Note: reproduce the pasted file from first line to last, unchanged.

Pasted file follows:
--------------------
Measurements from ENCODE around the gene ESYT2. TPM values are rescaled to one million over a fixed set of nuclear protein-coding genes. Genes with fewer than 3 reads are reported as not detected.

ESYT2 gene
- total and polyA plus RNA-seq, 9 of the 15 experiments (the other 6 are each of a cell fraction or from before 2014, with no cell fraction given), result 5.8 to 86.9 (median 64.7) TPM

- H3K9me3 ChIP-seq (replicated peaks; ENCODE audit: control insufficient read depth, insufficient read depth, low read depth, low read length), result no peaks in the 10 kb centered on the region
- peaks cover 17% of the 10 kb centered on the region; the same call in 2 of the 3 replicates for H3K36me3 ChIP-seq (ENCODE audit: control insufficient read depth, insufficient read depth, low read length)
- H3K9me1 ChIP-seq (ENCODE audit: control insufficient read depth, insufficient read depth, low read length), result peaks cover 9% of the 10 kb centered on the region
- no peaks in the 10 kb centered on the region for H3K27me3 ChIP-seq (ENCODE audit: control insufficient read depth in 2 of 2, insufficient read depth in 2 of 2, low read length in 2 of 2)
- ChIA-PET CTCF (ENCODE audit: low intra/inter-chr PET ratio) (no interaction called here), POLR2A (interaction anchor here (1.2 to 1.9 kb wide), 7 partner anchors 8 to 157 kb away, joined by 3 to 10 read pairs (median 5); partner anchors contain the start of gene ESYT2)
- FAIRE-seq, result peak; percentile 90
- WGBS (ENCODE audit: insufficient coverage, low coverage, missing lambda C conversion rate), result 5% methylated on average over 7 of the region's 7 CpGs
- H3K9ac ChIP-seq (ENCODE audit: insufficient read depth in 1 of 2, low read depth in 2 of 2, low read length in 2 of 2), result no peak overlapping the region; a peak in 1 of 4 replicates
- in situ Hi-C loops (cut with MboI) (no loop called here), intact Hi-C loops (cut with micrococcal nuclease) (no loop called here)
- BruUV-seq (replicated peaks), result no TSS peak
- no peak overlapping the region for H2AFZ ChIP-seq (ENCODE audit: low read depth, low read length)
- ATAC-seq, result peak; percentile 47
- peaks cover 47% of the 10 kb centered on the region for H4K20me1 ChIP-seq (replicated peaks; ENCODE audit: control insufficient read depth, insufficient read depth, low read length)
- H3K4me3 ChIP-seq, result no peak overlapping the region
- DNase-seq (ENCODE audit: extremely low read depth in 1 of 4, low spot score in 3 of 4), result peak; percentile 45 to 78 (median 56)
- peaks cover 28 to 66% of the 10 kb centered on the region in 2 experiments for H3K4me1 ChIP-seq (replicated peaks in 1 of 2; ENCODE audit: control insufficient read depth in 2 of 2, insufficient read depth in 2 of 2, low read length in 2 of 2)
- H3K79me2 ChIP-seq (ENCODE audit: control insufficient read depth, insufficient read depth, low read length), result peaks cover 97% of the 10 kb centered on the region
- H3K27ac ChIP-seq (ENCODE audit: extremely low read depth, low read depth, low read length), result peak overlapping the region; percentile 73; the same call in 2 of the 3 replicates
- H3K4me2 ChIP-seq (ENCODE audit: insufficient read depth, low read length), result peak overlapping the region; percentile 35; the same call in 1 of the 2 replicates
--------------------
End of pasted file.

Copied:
Measurements from ENCODE around the gene ESYT2. TPM values are rescaled to one million over a fixed set of nuclear protein-coding genes. Genes with fewer than 3 reads are reported as not detected.

ESYT2 gene
- total and polyA plus RNA-seq, 9 of the 15 experiments (the other 6 are each of a cell fraction or from before 2014, with no cell fraction given), result 5.8 to 86.9 (median 64.7) TPM

- H3K9me3 ChIP-seq (replicated peaks; ENCODE audit: control insufficient read depth, insufficient read depth, low read depth, low read length), result no peaks in the 10 kb centered on the region
- peaks cover 17% of the 10 kb centered on the region; the same call in 2 of the 3 replicates for H3K36me3 ChIP-seq (ENCODE audit: control insufficient read depth, insufficient read depth, low read length)
- H3K9me1 ChIP-seq (ENCODE audit: control insufficient read depth, insufficient read depth, low read length), result peaks cover 9% of the 10 kb centered on the region
- no peaks in the 10 kb centered on the region for H3K27me3 ChIP-seq (ENCODE audit: control insufficient read depth in 2 of 2, insufficient read depth in 2 of 2, low read length in 2 of 2)
- ChIA-PET CTCF (ENCODE audit: low intra/inter-chr PET ratio) (no interaction called here), POLR2A (interaction anchor here (1.2 to 1.9 kb wide), 7 partner anchors 8 to 157 kb away, joined by 3 to 10 read pairs (median 5); partner anchors contain the start of gene ESYT2)
- FAIRE-seq, result peak; percentile 90
- WGBS (ENCODE audit: insufficient coverage, low coverage, missing lambda C conversion rate), result 5% methylated on average over 7 of the region's 7 CpGs
- H3K9ac ChIP-seq (ENCODE audit: insufficient read depth in 1 of 2, low read depth in 2 of 2, low read length in 2 of 2), result no peak overlapping the region; a peak in 1 of 4 replicates
- in situ Hi-C loops (cut with MboI) (no loop called here), intact Hi-C loops (cut with micrococcal nuclease) (no loop called here)
- BruUV-seq (replicated peaks), result no TSS peak
- no peak overlapping the region for H2AFZ ChIP-seq (ENCODE audit: low read depth, low read length)
- ATAC-seq, result peak; percentile 47
- peaks cover 47% of the 10 kb centered on the region for H4K20me1 ChIP-seq (replicated peaks; ENCODE audit: control insufficient read depth, insufficient read depth, low read length)
- H3K4me3 ChIP-seq, result no peak overlapping the region
- DNase-seq (ENCODE audit: extremely low read depth in 1 of 4, low spot score in 3 of 4), result peak; percentile 45 to 78 (median 56)
- peaks cover 28 to 66% of the 10 kb centered on the region in 2 experiments for H3K4me1 ChIP-seq (replicated peaks in 1 of 2; ENCODE audit: control insufficient read depth in 2 of 2, insufficient read depth in 2 of 2, low read length in 2 of 2)
- H3K79me2 ChIP-seq (ENCODE audit: control insufficient read depth, insufficient read depth, low read length), result peaks cover 97% of the 10 kb centered on the region
- H3K27ac ChIP-seq (ENCODE audit: extremely low read depth, low read depth, low read length), result peak overlapping the region; percentile 73; the same call in 2 of the 3 replicates
- H3K4me2 ChIP-seq (ENCODE audit: insufficient read depth, low read length), result peak overlapping the region; percentile 35; the same call in 1 of the 2 replicates